28 Jun


It wasn’t until chapter 5, or page 50 to be exact, that I found myself falling, willingly, into the world of Peter Nimble. Up ‘til then, it was a touch and go situation where I almost gave up the journey. Yawning and forcing myself to continue to read, because, after all, the night man from Auxier’s second book, The Night Gardener, had so enraptured me that I really didn’t want to believe that this book, albeit, a first attempt at brilliance, was anything but.

And so it is, along with Sir Tode, the Haberdasher and the Taverner, that I followed Peter Nimble further into the adventure. And what an adventure it turned out to be!

The tone set within the pages of this book is more YA than is The Night Gardener. However, not so much so that an adult won’t enjoy its rhythm. This book is beguiling, and the magic found on every page is engaging. Interesting to me is the way Auxier slyly slides himself into his third person narrative, using an omniscient point of view to speak directly to the reader. Skillfully done.

Auxier is a self-admitted thief.* So, writing about a thief is not so far-fetched for him. Peter Nimble, after all, is the greatest thief who ever lived, and being blind since birth only enhances his thievery. When Peter steals a box, he finds the ‘eyes’ that move his life into untold imaginings. Untold, that is, only for someone who isn’t Jonathan Auxier, the ‘Royal Storyteller.’


* Auxier admits to being influenced by the likes of Dickens’ Oliver; C.S. Lewis’ Aslan; Peter Pan; and Gollum, among others. His insight for the inspiration of his own characters is pure mastermind. As you read, you can’t help but think, ‘Hey, this guy stole characters from those other guys!’ Actually, he didn’t ‘steal’ anything. It’s all a matter of sway. Auxier’s characters are from his own creepy little mind.



Leave a Reply

Fill in your details below or click an icon to log in: Logo

You are commenting using your account. Log Out /  Change )

Google+ photo

You are commenting using your Google+ account. Log Out /  Change )

Twitter picture

You are commenting using your Twitter account. Log Out /  Change )

Facebook photo

You are commenting using your Facebook account. Log Out /  Change )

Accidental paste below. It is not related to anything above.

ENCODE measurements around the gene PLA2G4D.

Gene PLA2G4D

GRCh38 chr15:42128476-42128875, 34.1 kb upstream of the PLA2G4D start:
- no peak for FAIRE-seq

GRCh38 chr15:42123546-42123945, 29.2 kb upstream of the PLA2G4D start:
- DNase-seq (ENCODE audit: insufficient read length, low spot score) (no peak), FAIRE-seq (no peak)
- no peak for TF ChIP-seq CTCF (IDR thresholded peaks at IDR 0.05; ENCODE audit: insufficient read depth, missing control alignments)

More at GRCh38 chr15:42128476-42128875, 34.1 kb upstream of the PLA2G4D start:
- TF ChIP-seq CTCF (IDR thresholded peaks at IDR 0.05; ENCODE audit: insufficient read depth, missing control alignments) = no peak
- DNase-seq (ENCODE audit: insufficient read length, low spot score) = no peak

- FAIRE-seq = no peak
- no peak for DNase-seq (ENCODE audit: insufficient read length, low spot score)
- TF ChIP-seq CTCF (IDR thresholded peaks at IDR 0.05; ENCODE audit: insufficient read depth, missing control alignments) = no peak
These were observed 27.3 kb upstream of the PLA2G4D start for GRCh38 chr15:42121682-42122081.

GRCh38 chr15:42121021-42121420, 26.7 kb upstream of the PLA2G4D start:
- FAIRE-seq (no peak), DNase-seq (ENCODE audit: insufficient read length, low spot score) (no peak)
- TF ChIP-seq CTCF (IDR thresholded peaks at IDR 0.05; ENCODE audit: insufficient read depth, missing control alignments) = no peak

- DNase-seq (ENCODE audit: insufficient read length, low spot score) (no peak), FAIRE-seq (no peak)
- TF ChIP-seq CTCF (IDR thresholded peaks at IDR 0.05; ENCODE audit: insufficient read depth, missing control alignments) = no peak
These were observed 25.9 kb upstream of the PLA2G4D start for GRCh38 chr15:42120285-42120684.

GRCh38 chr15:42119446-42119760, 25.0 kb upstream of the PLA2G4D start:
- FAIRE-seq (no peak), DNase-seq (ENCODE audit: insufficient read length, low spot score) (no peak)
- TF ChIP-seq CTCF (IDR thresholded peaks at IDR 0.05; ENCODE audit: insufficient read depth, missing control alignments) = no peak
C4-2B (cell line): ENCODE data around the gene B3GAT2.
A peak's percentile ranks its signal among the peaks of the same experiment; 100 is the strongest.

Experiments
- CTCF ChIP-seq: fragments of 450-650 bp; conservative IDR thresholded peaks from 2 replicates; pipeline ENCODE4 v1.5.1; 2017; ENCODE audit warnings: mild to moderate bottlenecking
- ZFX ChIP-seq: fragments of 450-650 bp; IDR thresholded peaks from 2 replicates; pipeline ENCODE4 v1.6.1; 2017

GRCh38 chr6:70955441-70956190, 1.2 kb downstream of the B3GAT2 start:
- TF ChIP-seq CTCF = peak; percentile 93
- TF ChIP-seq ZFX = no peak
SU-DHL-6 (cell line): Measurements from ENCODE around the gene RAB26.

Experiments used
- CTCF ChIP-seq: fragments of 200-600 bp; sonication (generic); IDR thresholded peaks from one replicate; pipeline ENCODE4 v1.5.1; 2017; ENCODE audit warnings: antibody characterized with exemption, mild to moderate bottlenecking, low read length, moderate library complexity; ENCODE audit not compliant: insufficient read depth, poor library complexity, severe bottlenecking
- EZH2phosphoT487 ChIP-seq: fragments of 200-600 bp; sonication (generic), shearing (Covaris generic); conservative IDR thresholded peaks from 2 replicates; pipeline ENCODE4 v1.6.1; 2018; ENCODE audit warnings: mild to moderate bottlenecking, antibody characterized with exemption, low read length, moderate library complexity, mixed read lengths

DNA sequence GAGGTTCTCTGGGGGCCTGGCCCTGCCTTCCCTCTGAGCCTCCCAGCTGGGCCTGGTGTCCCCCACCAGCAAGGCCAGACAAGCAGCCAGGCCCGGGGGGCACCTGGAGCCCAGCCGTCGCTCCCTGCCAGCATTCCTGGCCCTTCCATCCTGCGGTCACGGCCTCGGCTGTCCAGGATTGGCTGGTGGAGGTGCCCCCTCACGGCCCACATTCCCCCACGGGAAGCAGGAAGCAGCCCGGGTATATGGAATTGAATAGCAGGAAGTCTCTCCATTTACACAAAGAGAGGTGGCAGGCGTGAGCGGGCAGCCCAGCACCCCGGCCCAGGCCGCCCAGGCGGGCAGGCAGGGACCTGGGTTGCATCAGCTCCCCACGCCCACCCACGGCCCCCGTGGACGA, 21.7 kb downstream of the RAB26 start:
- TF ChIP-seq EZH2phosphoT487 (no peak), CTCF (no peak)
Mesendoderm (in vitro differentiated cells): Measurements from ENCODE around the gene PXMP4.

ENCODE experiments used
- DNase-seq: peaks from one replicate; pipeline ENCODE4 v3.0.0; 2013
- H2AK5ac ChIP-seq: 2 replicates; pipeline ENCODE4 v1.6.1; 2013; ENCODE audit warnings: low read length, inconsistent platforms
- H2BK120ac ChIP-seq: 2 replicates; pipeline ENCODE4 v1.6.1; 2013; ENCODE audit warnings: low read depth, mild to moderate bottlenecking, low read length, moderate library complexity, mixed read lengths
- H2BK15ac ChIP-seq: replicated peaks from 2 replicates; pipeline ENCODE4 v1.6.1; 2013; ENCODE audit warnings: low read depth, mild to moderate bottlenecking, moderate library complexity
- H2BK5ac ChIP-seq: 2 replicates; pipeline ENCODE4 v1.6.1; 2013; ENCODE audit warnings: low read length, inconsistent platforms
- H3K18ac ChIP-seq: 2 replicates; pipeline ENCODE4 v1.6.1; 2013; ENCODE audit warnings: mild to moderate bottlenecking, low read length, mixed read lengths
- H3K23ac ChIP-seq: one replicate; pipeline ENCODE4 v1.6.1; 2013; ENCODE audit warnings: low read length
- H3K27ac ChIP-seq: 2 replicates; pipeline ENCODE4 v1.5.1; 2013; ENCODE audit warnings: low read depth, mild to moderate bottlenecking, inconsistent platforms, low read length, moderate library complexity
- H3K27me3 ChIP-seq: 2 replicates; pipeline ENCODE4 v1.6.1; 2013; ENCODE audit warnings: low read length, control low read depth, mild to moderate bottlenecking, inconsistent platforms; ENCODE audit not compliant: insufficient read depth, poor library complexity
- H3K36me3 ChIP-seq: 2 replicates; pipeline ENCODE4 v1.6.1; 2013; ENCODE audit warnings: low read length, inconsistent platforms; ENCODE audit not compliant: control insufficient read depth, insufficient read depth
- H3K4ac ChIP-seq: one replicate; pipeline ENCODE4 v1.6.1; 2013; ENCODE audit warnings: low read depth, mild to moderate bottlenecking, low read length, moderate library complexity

Connecting to %s

slouching towards emmaus

sermons and musings of a disciple muddling along the way

Thinking on Scripture

Steven R. Cook, D.Min.

The Pursuit of God

Serious Topics for Serious Christians


Real Life Travel

Jesus is the Centre, Gospel Teaching Life Church

Therefore God exalted him to the highest place and gave him the name that is above every name, (Philippians 2:9 NIV). There is power in the mighty name of Jesus Christ.... to break every chain!

Reading Acts

Some Thoughts on the Book of Acts and Pauline Theology

The Whisper of God

Years ago, I started writing down all the amazing ways God used my day-to-day activities, children, family, and nature to teach me. The more I wrote, the more I noticed our extraordinary God in my everyday ordinary life. It became an exercise of the heart and grew my relationship with Christ in a way I had never experienced. Opening up the Bible daily drew me into His will and wonderful ways. He was no longer a friend of a friend, but my personal friend. I began to hear God whisper His desires and lessons for me. Now, my goal is to encourage women to stop and listen for His whisper in their lives by sharing what God has taught me through my Bible Studies and devotionals.

Fr. Ted's Blog

Meditations of an Orthodox Priest






Frank book reviews


Howdy! We're the largest independent bookstore in Texas. This is our blog.

BookPeople's Mystery Bookstore-Within-a-Bookstore, located in downtown Austin, Texas

Hidden Staircase

Book recommendations for the armchair detective.

She Reads Novels

"She had read novels while other people perused the Sunday papers" - Mary Elizabeth Braddon

Pages and Pictures

book and movie reviews. mostly books

A Little Blog of Books

Book reviews and other literary-related musings

Bibliopotamus Book Reviews

Book review site with a focus on classics, contemporary literature and much more!

%d bloggers like this: